India, at the time of its colonisation by Britain, contained a diverse set of beliefs.
The British colonials attempted to put these beliefs into a Christian framework rather than understanding the authenticity of what was already in place.
This means that British colonials used the word Hinduism to categorise and homogenise the diverse beliefs and practices of Indians (Hindu from the Indus River; ism meaning belief).
But there are other small changes we can make, too.
For example; use Mandir not temple when referring to the holy building in Hindu Dharma, and use Varna rather than Caste.
Varna is based on your virtues; Caste is based on your birth right.
Use the word Murti rather then idol, and refer to Brahman as an ultimate reality, not God.
Every Hindu has a different reality in relation to the divine, so Hindus are sometimes atheists, sometimes monotheists, sometimes polytheists, and not all Hindus are vegetarians!
Could we use Sikhi (pro. sickee) and Sikh (pro. sick), as opposed to Sikhism (pro. seek-ism)? Sikhna is a punjabi word which means ‘to learn’.
Sikhism is a noun which suggests a fixed set of beliefs.
Sikhi is a verb which loosely translates as ‘learning to be human through lived experiences’.
You can see how a western Christian lens has been used to define something differently to what it actually is.
Guru Nanak is pronounced Nar-nak.
Siri Guru Granth Sahib (pronounced. sub) has ang (limbs) not pages, as it is a living Guru not a holy book.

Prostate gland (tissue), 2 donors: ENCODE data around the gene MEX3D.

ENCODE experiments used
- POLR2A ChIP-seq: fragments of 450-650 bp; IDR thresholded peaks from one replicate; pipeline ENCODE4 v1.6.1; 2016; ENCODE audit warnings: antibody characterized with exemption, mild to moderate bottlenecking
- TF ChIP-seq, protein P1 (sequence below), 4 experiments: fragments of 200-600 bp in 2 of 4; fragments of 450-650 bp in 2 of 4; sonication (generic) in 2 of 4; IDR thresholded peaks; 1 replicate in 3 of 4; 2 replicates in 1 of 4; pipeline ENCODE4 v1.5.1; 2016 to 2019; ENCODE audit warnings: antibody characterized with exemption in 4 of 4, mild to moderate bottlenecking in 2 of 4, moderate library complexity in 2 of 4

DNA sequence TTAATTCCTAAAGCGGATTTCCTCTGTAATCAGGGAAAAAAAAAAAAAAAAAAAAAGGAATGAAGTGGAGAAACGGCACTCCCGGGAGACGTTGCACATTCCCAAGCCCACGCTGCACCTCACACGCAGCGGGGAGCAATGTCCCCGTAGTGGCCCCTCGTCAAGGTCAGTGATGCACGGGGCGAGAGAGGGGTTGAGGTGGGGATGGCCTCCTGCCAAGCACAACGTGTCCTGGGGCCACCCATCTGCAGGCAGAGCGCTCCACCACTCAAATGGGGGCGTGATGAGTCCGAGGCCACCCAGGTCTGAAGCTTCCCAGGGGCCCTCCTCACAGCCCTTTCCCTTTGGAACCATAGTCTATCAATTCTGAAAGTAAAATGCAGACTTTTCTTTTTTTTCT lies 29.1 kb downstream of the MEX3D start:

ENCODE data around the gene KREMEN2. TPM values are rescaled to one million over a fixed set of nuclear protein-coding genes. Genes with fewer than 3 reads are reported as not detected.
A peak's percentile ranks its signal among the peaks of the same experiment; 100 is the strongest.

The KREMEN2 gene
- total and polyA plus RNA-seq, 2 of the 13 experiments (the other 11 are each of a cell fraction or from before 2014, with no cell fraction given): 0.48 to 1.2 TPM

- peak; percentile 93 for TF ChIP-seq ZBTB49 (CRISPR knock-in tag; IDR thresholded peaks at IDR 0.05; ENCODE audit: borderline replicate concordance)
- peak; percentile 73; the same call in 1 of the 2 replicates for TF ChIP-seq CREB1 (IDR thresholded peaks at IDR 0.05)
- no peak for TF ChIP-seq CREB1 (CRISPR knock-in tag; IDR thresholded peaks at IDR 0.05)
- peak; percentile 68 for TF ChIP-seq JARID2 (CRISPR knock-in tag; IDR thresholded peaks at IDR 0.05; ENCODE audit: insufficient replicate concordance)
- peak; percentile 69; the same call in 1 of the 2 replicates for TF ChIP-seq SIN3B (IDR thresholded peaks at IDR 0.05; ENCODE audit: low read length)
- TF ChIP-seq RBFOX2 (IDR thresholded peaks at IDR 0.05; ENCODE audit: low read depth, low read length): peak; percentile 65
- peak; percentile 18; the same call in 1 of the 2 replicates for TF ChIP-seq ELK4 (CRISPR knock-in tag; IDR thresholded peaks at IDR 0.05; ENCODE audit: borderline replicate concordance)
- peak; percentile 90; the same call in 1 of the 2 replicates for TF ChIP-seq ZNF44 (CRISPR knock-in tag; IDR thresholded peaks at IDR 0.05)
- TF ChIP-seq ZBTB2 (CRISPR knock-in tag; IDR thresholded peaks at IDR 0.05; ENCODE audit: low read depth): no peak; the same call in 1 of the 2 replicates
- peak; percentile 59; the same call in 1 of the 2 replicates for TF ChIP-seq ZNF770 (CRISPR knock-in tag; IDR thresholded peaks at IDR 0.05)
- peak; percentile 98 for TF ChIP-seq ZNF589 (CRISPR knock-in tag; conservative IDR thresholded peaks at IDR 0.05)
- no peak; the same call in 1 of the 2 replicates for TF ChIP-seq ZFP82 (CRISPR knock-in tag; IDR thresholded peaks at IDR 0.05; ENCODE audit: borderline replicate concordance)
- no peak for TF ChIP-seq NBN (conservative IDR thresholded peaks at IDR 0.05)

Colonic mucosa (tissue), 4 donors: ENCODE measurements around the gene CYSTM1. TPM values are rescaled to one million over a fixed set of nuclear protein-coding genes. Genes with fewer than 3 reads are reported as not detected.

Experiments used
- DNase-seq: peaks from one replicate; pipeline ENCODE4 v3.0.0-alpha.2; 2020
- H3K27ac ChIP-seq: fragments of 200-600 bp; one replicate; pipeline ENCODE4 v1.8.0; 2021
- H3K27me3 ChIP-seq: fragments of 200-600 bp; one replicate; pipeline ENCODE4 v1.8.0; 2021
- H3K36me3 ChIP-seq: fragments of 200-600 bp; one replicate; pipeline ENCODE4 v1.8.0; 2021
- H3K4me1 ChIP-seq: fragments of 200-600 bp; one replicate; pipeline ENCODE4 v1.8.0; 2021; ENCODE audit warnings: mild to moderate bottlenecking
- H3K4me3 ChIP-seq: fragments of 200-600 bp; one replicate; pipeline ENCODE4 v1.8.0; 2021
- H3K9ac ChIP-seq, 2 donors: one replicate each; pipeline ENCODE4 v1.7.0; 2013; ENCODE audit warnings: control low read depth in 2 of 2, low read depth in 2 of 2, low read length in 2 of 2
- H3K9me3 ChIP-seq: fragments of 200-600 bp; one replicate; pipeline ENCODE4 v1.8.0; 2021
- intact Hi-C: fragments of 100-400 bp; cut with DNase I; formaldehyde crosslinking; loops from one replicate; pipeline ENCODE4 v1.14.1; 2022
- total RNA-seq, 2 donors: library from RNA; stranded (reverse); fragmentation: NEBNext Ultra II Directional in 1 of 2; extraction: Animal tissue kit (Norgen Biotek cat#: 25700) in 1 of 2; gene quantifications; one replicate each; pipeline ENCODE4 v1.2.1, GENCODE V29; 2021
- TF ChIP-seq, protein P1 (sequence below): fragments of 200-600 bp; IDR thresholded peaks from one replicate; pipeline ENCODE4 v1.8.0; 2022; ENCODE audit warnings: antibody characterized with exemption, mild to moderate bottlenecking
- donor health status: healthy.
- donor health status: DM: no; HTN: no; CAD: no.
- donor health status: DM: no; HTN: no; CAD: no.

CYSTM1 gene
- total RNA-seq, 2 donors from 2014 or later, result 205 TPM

The Gurdwara is not so much a religious building as it is a place to engage with the Sri Guru Granth Sahib.
We could use ways of thinking rather than beliefs when referring to the teachings of the Gurus, too.
Finally, people often translate Il Onkar as ‘there is one God’, but a more authentic translation is ‘everything is one’.
Christianity has an uncomfortable connection to colonisation. It is the religion of the British empire and has been since the emperor Constantine appropriated it for his own means.
Also, the Church has historically benefited from the slave trade. Before that, Christianity was an illegal band of rebels following the teachings of a convicted criminal – Jesus – a Middle Eastern man.
Saying ‘Jesus is Lord’ in the time of the Roman Empire was literally a revolutionary statement. How could this impact your teaching of Christianity?
I teach lessons on Jesus in terms of how he challenged the culture of the day – how he treated women, how he broke rules.